I got this email from one of the partners in Y Combinator.
So if you're good at this sort of thing and want to propose
to work on it in our next funding round, you'd have a good
chance of being accepted.
I just got a Motorola RAZR, a nice cell phone with about the same features as most small phones. It has a web/wap browser, a Java VM, can send/receive text messages and (sort of) e-mail, and a 170x220 pixel color display. Each feature works pretty well by itself. But the overall feeling is like DOS, or the Mac before multi-finder.
That is, to send a Yahoo Messenger msg, I have to laboriously select and start a Java app, which basically takes over the phone, wait for it to make network connections &c, then send my message. As long as I run that Java app, and do nothing else, maybe I can receive a Yahoo Messenger message too. If I want to browse the web, or even initiate a phone call, I have to quit the ymessenger app and fire up some other mode. Also the phone doesn't take any advantage of always-available Internet access, it doesn't for example know how to synchronize calendar, phone book, &c. Little progress has been made in the five years since my previous phone was designed and now.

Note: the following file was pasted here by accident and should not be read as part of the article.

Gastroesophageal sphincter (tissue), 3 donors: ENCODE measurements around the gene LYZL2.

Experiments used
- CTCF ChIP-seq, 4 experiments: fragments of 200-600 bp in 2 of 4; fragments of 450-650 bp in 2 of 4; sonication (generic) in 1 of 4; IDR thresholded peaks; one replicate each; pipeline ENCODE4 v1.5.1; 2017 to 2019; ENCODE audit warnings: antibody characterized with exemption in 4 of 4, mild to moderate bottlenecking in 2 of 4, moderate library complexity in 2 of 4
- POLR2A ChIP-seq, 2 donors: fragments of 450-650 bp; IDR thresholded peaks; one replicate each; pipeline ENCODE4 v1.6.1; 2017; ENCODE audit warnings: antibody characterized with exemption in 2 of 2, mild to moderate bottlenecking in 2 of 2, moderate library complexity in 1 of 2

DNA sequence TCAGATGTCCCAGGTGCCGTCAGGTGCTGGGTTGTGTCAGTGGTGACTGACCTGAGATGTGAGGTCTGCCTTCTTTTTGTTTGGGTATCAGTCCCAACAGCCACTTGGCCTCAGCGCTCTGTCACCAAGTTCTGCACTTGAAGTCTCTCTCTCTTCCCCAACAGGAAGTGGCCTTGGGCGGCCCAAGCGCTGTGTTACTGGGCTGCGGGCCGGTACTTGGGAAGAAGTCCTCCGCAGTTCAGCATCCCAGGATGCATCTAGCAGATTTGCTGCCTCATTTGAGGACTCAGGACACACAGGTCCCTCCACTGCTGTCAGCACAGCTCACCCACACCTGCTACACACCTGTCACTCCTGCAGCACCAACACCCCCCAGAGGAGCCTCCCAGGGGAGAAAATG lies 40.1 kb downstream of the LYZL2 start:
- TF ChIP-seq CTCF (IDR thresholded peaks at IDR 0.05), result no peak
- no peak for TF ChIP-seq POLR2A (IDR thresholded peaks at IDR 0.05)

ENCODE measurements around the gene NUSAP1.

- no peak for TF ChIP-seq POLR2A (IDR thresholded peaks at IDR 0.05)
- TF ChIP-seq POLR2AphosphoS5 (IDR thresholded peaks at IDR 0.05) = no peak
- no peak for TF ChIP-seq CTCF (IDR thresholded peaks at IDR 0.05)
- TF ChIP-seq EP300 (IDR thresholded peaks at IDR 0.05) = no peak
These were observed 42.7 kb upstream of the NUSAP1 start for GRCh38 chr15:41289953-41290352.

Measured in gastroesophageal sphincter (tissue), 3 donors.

So I'm hoping for a WFP proposal for a cell phone O/S or interface that doesn't suck. It's not out of the question: there are some semi-open phone platforms that can run Linux.